Leading the way in physio

 
Physiotherapist Melissa Locke speaks in front of an audience of people.

Leading the way in physio

 
Physiotherapist Melissa Locke speaks in front of an audience of people.

FOCUS 2022 Creating systematic processes and fostering a collaborative, open environment featured strongly among the many topical discussions on leadership at the conference.

Although what tested their leadership skills in ways they could never have imagined varied, Honoured Member and former APA National President Melissa Locke APAM FACP, Specialist Neurological Physiotherapist (as awarded by the Australian College of Physiotherapists in 2008) Professor Prue Morgan APAM FACP and Simon Kerrigan APAM were united in how they responded when faced with a crisis.

The lessons each learned from their experiences were shared in a ‘Leading through crisis’ presentation on the first day of the conference.

Melissa lost her practice to a freak storm in Queensland, while Prue had to lead disparate university teams through teaching during the COVID-19 pandemic.

Simon discussed leading his team of allied health professionals in aged care through the pandemic, two years after opening his private practice.

While each handled their crisis in a different way, the lessons they learned spoke to the importance of employing good and open communication, seeking support from colleagues, adapting and employing creative thinking, owning and validating feelings of loss and fear, offering good guidance, working towards a mutual solution and learning not to sweat the small stuff.

Later that afternoon, Anthea Goslin APAM discussed leadership development that moves beyond training, customised leadership programs with clear benefits over one-size-fits-all approaches.

Anthea said that as businesses compete for the scarce health dollar and seek to attract and retain top talent, comprehensive leadership development programs can set one organisation apart from another.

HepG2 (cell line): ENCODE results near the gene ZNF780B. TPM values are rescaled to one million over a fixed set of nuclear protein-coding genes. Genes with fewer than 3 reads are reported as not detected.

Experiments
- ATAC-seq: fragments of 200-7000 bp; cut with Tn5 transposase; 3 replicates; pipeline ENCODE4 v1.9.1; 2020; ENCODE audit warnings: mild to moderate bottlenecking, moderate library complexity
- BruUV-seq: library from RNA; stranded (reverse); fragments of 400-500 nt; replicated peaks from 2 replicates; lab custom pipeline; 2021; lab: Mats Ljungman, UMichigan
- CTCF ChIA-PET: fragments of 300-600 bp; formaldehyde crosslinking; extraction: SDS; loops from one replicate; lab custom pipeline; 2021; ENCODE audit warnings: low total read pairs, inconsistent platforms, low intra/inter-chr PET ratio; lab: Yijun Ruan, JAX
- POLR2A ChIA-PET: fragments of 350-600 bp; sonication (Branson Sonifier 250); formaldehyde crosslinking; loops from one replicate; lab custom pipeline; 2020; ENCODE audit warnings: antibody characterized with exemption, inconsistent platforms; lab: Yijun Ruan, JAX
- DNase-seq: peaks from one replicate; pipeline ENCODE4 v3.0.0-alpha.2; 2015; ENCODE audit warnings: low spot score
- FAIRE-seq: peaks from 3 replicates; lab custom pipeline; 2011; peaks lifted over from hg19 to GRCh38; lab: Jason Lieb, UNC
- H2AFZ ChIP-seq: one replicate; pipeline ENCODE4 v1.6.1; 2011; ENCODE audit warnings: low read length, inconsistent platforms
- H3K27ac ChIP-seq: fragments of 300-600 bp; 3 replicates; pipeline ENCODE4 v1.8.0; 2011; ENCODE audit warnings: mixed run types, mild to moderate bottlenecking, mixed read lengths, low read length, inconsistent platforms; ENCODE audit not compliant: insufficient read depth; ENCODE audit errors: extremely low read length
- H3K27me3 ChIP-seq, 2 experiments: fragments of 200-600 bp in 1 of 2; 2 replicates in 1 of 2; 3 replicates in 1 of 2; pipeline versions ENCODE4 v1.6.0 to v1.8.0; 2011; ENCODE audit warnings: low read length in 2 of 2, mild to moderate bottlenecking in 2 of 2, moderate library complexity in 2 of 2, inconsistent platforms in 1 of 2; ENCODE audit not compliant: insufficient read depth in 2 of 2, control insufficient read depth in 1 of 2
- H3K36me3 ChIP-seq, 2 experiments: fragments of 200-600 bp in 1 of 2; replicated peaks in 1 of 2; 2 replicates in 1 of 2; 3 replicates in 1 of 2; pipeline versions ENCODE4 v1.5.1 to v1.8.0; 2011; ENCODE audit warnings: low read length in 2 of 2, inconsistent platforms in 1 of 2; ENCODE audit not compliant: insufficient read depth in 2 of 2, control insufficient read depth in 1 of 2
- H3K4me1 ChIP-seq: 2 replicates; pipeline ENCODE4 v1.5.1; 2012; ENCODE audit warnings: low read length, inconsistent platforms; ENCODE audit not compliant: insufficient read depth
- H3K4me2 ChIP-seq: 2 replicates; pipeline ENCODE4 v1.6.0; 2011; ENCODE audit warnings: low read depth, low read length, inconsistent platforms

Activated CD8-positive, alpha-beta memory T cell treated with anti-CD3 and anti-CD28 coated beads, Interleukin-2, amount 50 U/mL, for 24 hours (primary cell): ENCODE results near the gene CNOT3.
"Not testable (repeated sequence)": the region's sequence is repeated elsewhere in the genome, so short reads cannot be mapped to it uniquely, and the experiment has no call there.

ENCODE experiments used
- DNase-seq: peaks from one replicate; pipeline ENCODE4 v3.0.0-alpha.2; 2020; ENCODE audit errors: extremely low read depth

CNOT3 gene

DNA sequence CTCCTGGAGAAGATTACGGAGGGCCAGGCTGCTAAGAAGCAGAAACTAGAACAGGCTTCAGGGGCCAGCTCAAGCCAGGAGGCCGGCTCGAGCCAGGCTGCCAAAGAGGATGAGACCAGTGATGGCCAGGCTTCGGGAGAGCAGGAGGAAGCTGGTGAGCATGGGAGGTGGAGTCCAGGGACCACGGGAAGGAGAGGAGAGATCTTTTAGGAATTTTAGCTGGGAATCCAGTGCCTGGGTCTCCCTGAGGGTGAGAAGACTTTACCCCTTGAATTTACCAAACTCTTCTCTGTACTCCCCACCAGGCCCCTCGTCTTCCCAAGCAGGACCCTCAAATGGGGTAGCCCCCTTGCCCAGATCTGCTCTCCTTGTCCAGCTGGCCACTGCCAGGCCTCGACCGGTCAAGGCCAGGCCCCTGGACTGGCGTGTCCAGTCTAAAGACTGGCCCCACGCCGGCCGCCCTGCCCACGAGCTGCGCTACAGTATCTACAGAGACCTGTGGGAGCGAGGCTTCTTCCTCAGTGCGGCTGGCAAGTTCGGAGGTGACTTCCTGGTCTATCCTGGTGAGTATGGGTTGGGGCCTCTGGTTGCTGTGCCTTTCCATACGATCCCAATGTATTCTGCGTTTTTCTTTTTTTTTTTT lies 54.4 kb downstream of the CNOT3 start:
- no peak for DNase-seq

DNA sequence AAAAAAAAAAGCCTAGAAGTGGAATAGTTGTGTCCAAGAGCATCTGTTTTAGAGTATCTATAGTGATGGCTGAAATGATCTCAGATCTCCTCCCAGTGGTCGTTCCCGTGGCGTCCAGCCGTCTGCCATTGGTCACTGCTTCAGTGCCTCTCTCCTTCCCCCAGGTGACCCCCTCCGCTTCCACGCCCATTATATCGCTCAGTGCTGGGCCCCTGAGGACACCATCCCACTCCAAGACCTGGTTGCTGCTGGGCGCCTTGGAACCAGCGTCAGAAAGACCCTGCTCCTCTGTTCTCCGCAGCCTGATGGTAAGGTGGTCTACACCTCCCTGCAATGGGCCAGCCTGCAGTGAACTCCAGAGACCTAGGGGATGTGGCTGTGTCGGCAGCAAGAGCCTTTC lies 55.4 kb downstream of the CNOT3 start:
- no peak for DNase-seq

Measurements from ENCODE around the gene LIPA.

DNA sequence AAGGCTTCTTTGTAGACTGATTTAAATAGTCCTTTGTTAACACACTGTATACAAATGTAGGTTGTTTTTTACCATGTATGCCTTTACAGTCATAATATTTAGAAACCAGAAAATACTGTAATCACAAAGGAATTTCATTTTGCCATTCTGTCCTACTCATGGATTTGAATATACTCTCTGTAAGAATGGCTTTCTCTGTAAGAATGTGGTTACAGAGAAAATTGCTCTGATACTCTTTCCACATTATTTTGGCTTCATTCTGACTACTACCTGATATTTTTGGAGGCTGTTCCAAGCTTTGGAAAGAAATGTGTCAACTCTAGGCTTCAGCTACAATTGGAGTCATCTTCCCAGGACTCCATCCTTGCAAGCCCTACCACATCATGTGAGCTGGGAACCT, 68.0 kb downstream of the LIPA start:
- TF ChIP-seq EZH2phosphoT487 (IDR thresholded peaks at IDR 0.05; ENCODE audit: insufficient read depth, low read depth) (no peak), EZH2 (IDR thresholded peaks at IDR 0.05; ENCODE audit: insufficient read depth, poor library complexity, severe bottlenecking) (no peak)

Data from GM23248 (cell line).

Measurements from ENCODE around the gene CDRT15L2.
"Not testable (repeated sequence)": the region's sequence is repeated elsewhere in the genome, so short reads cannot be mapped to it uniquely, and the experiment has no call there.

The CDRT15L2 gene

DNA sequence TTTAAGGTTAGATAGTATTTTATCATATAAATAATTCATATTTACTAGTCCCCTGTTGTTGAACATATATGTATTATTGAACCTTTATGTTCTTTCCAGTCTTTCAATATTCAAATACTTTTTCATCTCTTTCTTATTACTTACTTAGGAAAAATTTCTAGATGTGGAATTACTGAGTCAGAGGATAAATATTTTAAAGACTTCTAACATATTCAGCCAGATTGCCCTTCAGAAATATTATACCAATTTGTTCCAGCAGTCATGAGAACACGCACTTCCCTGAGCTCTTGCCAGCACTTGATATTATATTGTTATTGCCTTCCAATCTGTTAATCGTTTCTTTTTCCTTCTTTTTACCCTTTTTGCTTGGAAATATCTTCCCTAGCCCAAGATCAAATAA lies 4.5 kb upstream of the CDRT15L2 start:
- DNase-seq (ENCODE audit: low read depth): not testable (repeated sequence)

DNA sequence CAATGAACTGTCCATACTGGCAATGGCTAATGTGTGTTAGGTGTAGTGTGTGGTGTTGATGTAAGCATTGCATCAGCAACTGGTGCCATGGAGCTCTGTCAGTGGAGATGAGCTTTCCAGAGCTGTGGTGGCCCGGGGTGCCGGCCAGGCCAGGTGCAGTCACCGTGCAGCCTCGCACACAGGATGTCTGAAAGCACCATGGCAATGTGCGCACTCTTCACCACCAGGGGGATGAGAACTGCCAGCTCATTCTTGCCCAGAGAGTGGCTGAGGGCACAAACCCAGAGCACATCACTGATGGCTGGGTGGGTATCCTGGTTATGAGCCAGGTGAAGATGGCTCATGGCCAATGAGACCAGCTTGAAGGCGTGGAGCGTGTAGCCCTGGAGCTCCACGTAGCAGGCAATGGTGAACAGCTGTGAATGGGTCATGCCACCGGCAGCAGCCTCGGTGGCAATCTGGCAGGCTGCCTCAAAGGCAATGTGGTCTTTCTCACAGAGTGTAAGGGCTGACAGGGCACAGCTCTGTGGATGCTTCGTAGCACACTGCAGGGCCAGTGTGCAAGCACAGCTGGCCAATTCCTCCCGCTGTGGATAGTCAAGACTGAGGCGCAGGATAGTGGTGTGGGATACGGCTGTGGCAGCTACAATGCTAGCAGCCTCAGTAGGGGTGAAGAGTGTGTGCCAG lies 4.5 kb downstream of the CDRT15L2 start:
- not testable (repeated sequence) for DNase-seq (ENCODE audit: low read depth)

Anthea’s talk was followed by that of Libby Soderholm MACP, who looked at diverse leadership and the transfer of practice and business skills into different management levels on boards and committees.

Libby, an APA Sports and Exercise Physiotherapist, said that those who run practices or lead teams often already have the skills suited to executive leadership teams.

‘Boards and committees around Australia are calling out for diverse talent among those with an interest in governance, strategy and risk.

'It opens up opportunities and may be advantageous to the profession in terms of advocacy, diversity and regulation,’ Libby said.

Mentoring as a form of leadership or as a way to elicit leadership skills in others was the theme of two presentations the following day, one by a director at Back In Motion in Mount Barker, Gregory Goh APAM, and one by deputy president of the Physiotherapy Council of New South Wales Toni Andary APAM.

Each speaker explored why training and maintaining your best physios and working with the next generation to keep them in the profession are key to success in private practice.

‘One of the best ways of improving the engagement of employees in your business is through mentorship,' Gregory said.

'But how do we have an effective mentorship program for our team or our employees?

'Like many of you, I started mentoring my team in an ad hoc way but over 10 years this has developed and evolved into a structured and specific program called Prune: prepare, relationship, unite, negotiate and equip.’

In his presentation, Toni said that mentoring is most effective when a structured approach is taken to identifying issues, setting goals and review of progress, and that effective mentors assist mentees to manage their own learning through supportive conversations about real problems and dilemmas.

‘We want the mentee to be engaged,’ Toni said.

‘You are setting up the relationship, so whatever works for the person in front of you—do it. You want them to prep for their mentoring sessions; that’s how you will know they are engaged and a part of the process.’

 

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